Upon arriving at the premises plaintiff 'swam around' and dived several times from Both sides of the pier, at a point about midway in its length. At the trial he could not recall which side he dived off first, but testified that in diving several times off the east side he swam 'a little ways in' before touching bottom and walking up on the beach. Plaintiff's last dive was made off the west side of the pier, directly across from the place where he had made his dives on the east side. At that point the pier was some 15 feet wide. He testified that the dive was a 'regular' one, i.e., outwards from the pier rather than straight downwards into the water. Nevertheless, he apparently struck his head either on the bottom or on some submerged object, and sustained severe injury to the spinal cord resulting in quadriplegic paralysis. He has regained partial use of his arms, but will always require some assistance in taking care of his personal physical needs. 1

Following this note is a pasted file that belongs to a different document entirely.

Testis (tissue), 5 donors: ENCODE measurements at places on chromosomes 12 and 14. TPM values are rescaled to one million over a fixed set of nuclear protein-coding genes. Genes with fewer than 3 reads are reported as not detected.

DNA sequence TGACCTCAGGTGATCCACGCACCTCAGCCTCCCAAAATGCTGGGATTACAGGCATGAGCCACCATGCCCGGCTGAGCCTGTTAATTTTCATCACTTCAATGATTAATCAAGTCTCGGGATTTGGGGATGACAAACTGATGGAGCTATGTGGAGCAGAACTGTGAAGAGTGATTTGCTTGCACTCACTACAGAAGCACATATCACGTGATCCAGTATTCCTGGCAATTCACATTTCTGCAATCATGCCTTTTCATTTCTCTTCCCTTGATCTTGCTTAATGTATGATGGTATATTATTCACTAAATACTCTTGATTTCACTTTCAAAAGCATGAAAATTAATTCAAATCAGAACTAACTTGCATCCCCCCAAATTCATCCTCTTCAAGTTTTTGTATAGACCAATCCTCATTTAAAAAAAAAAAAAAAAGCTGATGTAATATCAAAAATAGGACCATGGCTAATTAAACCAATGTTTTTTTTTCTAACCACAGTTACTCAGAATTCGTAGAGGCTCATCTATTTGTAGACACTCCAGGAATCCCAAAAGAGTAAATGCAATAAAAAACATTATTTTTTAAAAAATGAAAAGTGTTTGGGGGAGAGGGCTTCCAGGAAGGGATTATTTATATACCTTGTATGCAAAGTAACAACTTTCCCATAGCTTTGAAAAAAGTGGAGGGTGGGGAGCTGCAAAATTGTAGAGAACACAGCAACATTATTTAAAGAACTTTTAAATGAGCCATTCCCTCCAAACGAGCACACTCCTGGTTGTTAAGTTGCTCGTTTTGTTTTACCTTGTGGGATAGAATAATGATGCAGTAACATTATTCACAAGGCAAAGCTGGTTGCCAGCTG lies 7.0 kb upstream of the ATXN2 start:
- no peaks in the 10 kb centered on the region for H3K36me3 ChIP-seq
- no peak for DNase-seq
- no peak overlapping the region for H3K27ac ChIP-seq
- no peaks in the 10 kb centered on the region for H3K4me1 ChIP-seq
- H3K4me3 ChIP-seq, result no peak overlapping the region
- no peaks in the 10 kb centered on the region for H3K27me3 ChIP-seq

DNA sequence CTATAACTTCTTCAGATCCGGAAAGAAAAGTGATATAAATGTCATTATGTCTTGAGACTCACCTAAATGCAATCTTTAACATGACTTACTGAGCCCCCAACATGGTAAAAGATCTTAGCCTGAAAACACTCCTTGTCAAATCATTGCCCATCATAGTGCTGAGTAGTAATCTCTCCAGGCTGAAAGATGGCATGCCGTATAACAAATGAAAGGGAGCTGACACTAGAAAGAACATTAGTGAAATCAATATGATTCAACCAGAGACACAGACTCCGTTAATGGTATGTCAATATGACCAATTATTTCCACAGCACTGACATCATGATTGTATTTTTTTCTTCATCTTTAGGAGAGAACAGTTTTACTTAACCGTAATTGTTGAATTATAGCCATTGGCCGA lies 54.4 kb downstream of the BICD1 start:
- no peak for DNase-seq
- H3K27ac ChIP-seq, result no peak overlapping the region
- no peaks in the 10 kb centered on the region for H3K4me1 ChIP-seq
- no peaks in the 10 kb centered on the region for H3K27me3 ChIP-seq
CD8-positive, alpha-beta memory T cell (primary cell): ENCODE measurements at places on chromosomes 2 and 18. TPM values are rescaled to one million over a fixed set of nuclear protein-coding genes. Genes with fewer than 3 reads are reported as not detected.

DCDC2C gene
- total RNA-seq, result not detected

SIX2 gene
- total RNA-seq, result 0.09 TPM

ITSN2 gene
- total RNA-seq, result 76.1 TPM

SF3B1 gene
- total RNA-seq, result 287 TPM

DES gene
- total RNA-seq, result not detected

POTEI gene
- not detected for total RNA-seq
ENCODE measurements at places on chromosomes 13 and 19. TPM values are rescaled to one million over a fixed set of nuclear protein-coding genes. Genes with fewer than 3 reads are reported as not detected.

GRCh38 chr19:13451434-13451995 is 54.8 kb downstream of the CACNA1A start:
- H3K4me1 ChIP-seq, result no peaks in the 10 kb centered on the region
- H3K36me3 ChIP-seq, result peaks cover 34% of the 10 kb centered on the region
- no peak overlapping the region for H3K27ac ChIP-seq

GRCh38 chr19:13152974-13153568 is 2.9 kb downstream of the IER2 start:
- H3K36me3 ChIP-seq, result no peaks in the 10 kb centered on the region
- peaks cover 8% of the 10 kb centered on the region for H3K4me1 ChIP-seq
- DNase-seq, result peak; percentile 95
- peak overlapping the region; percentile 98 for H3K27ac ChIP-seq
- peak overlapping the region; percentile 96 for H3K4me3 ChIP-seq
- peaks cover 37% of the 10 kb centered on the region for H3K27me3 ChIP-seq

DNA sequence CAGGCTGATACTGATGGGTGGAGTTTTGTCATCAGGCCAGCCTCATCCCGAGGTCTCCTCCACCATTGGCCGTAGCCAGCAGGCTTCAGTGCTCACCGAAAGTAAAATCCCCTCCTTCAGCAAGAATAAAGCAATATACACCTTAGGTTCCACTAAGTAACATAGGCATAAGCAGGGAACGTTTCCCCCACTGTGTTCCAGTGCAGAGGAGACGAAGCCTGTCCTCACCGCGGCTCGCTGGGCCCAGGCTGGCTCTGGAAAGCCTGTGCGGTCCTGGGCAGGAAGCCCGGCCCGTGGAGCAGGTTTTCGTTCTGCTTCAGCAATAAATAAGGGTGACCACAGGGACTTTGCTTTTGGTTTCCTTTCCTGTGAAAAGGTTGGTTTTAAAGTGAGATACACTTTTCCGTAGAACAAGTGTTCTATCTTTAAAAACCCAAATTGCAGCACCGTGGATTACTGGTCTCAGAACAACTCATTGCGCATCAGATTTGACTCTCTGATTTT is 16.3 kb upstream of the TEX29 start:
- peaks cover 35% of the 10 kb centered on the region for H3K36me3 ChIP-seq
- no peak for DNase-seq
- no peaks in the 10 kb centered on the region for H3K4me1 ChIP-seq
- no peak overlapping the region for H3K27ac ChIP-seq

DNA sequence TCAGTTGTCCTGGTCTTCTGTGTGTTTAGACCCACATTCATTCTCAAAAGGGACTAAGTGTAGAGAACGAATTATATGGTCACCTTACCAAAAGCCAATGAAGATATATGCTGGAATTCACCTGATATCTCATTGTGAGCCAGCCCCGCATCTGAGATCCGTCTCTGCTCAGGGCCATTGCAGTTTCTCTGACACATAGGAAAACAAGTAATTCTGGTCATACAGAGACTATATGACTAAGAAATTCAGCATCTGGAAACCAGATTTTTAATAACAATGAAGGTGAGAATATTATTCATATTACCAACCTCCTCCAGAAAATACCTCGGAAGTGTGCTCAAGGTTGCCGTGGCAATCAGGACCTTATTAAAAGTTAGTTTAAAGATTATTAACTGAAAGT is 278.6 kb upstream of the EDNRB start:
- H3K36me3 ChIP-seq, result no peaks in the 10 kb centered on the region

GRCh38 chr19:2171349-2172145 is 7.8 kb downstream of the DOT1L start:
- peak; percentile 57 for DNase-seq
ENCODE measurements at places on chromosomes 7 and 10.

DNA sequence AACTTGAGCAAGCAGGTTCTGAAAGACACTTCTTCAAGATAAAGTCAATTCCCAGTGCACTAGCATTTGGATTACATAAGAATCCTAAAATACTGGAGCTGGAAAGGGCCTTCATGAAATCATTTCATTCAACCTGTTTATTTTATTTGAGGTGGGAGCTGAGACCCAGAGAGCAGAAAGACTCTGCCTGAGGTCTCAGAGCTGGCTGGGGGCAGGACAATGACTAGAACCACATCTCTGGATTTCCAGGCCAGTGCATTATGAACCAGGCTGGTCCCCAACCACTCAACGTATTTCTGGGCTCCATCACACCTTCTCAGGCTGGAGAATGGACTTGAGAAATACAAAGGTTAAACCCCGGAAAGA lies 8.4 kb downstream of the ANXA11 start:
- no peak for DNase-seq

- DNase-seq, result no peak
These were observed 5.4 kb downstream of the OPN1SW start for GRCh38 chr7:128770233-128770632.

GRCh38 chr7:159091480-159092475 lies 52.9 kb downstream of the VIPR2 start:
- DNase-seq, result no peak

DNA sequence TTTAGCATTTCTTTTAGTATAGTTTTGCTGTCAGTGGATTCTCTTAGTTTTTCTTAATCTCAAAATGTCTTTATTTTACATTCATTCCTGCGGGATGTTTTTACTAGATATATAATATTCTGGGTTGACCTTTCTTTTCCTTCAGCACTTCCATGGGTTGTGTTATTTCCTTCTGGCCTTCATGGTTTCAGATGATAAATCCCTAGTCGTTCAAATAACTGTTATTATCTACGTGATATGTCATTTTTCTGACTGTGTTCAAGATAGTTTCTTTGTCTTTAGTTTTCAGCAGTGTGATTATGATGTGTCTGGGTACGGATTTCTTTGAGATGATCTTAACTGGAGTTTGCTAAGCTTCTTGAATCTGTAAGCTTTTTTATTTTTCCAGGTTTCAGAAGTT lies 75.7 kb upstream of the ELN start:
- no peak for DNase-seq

The question whether there were warning signs on defendant's pier was raised at the trial. Plaintiff testified he saw no such signs. Photographs purporting to depict signs mounted on the pier were marked for identification only and were shown to plaintiff's witness Joe Cardinale. None of these photographs was admitted into evidence, however, for in each instance the witness failed to provide satisfactory identification. The remaining testimony on this point was to the same effect: Janice Babcock testified she did not recall seeing any signs on defendant's pier, and Tom Zaloco testified by deposition that 'we didn't see no signs at all.' Accordingly, if the case had gone to the jury on the plaintiff's evidence alone, the jurors could not properly have considered that there were any signs on the pier warning against swimming or diving. Since our function on this appeal is limited to determining whether a judgment for plaintiff based on plaintiff's evidence and legitimate inferences drawn therefrom would require reversal for insufficient evidentiary support, we are likewise prohibited [64 Cal.2d 735] from speculating what may have been the wording on any signs posted on defendant's pier.